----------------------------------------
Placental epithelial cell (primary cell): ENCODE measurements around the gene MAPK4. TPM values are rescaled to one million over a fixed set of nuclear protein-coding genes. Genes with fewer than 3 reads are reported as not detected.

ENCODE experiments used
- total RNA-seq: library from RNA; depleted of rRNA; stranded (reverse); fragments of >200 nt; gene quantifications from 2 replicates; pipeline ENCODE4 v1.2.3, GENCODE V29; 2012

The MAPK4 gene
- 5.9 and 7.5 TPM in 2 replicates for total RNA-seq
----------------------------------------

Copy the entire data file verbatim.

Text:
Placental epithelial cell (primary cell): ENCODE measurements around the gene MAPK4. TPM values are rescaled to one million over a fixed set of nuclear protein-coding genes. Genes with fewer than 3 reads are reported as not detected.

ENCODE experiments used
- total RNA-seq: library from RNA; depleted of rRNA; stranded (reverse); fragments of >200 nt; gene quantifications from 2 replicates; pipeline ENCODE4 v1.2.3, GENCODE V29; 2012

The MAPK4 gene
- 5.9 and 7.5 TPM in 2 replicates for total RNA-seq